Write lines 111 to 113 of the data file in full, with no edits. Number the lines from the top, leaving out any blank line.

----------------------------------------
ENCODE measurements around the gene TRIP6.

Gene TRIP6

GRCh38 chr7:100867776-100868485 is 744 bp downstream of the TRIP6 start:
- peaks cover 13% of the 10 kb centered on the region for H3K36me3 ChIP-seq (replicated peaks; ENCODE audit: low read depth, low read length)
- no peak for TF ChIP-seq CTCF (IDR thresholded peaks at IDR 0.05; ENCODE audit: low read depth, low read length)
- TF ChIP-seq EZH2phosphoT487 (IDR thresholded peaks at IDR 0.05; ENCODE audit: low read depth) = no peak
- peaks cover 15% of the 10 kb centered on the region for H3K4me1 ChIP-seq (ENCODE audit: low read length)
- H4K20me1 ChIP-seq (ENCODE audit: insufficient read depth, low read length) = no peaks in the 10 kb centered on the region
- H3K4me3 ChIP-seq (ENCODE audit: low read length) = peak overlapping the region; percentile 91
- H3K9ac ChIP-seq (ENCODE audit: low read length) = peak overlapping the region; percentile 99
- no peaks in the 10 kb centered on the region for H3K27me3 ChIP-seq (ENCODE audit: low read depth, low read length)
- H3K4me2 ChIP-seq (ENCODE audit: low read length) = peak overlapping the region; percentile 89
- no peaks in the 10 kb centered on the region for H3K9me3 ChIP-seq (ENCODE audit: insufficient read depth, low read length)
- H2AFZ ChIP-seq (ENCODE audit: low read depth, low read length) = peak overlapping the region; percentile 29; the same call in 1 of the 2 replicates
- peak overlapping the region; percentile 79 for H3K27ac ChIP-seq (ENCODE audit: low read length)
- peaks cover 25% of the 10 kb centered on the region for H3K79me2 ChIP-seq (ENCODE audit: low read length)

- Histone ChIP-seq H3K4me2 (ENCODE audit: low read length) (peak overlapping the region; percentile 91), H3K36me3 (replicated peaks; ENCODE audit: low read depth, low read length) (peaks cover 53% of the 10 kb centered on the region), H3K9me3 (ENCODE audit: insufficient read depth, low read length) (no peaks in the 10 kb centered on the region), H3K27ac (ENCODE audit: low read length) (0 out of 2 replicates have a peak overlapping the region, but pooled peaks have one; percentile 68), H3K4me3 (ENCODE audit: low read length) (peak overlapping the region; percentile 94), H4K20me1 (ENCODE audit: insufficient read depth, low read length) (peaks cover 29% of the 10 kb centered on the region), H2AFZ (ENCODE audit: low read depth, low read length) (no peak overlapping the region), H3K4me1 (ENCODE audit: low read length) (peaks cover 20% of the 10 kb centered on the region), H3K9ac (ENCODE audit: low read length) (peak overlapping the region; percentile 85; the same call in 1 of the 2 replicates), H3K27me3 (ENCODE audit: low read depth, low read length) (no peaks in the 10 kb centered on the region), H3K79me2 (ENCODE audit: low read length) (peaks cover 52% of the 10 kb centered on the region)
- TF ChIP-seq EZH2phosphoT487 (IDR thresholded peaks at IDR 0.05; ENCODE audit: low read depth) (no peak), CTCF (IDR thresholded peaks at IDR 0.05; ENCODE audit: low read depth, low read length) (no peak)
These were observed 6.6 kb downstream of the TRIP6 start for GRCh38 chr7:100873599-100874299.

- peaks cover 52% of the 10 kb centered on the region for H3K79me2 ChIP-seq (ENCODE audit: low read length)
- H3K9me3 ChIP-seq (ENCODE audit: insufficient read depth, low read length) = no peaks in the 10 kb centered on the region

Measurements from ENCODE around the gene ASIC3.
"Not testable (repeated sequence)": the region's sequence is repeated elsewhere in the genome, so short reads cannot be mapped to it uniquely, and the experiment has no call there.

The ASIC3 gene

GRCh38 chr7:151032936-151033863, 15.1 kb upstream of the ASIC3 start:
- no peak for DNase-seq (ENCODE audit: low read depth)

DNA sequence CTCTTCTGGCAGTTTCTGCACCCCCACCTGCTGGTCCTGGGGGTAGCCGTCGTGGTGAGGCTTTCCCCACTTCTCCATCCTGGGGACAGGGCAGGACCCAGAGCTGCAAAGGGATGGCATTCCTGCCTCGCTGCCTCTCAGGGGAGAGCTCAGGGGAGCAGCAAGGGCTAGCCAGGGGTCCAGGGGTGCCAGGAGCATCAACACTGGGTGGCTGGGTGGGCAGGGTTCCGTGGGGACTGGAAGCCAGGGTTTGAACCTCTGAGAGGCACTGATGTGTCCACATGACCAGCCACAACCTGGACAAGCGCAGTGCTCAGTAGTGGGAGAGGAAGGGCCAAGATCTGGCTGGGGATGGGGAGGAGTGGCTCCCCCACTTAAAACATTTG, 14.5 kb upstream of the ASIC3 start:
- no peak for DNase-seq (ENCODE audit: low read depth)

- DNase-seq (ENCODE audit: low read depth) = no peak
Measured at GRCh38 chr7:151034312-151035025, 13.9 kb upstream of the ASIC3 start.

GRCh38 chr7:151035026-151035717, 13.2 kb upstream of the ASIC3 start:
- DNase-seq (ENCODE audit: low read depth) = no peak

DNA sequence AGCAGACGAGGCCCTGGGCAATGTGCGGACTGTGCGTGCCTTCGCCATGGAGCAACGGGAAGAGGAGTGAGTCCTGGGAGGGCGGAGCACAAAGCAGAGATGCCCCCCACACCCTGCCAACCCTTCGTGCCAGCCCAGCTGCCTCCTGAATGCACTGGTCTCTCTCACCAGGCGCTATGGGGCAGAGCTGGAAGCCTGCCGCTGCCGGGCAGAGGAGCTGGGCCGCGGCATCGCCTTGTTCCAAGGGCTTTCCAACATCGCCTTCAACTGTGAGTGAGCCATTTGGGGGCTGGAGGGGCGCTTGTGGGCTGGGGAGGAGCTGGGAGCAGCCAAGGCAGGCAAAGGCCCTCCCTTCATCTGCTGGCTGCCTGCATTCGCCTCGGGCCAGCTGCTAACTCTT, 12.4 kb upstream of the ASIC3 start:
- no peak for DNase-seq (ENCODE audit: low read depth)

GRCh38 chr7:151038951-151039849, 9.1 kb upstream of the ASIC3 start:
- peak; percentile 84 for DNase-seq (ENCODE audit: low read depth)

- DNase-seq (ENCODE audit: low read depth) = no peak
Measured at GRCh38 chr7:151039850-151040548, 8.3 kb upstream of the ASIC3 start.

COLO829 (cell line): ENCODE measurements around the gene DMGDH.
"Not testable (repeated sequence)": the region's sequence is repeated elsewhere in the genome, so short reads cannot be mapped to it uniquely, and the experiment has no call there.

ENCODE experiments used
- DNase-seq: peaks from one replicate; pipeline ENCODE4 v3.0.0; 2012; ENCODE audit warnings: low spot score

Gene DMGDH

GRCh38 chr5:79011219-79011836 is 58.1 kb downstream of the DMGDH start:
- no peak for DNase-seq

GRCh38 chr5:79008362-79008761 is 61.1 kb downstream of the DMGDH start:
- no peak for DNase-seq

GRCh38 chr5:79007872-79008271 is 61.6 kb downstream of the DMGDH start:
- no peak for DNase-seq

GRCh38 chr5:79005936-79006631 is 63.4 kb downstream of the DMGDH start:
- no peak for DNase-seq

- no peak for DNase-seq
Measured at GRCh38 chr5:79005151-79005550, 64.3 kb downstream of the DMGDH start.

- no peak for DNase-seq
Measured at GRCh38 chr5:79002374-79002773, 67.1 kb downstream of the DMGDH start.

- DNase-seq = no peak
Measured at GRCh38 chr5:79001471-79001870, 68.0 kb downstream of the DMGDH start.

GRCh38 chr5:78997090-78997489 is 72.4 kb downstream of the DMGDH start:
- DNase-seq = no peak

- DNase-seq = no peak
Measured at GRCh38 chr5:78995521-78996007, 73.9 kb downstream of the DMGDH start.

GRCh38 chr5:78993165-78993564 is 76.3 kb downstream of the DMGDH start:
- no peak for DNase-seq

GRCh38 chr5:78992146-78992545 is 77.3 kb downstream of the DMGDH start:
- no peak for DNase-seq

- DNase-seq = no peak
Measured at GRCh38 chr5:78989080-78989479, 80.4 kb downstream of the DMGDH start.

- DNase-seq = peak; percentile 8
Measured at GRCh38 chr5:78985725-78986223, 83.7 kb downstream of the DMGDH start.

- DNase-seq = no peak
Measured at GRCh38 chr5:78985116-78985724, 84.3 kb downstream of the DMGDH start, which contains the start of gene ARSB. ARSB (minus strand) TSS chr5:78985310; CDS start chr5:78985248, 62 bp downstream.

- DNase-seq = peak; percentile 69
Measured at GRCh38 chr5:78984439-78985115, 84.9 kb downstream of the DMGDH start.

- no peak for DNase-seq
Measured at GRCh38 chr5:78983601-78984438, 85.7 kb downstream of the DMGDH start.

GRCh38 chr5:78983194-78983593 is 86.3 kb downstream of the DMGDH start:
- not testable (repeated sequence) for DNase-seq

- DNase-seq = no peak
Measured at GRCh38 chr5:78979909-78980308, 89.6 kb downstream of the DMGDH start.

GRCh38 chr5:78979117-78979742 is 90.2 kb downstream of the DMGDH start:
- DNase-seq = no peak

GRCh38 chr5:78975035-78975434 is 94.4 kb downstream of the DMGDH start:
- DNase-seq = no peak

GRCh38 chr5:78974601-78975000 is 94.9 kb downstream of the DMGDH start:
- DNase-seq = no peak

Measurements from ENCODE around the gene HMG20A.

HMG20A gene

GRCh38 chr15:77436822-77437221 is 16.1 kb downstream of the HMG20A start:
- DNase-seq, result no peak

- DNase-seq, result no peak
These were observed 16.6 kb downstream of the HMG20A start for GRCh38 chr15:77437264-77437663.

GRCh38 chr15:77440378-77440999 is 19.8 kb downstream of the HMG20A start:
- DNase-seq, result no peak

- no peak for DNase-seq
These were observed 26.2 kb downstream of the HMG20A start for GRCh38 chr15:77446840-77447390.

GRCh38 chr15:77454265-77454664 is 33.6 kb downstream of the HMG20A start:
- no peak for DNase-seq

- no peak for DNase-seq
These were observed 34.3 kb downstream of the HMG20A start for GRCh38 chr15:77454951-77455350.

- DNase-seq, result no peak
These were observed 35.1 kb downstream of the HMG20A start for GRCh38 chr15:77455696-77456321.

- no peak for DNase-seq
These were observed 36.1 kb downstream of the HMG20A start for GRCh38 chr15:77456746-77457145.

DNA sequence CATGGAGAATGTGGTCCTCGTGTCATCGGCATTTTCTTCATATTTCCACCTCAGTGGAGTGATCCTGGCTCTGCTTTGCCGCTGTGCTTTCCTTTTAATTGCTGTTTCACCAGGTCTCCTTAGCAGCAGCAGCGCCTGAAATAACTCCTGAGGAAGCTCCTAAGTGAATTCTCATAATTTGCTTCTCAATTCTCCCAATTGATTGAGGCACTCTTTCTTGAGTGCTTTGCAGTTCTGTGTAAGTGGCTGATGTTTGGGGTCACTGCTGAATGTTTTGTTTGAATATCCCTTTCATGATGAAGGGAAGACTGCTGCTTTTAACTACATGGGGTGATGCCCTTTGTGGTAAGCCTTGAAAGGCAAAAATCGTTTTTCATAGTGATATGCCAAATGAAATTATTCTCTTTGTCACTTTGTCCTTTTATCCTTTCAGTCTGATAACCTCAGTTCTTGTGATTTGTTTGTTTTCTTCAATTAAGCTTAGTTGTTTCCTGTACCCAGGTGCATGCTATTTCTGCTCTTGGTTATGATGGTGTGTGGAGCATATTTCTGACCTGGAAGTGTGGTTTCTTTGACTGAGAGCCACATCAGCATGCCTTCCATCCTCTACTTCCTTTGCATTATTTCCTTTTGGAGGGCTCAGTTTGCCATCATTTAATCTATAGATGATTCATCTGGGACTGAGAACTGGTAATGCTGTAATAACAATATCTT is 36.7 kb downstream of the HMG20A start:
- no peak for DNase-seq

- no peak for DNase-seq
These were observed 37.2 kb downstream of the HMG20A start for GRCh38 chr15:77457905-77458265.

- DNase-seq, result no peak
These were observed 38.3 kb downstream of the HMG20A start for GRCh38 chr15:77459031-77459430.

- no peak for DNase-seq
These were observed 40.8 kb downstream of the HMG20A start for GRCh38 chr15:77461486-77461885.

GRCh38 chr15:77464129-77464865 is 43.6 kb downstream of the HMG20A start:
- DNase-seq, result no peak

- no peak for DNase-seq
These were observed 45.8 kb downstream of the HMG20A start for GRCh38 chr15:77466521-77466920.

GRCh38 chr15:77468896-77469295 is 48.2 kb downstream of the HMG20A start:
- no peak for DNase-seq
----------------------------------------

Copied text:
These were observed 40.8 kb downstream of the HMG20A start for GRCh38 chr15:77461486-77461885.

GRCh38 chr15:77464129-77464865 is 43.6 kb downstream of the HMG20A start:
- DNase-seq, result no peak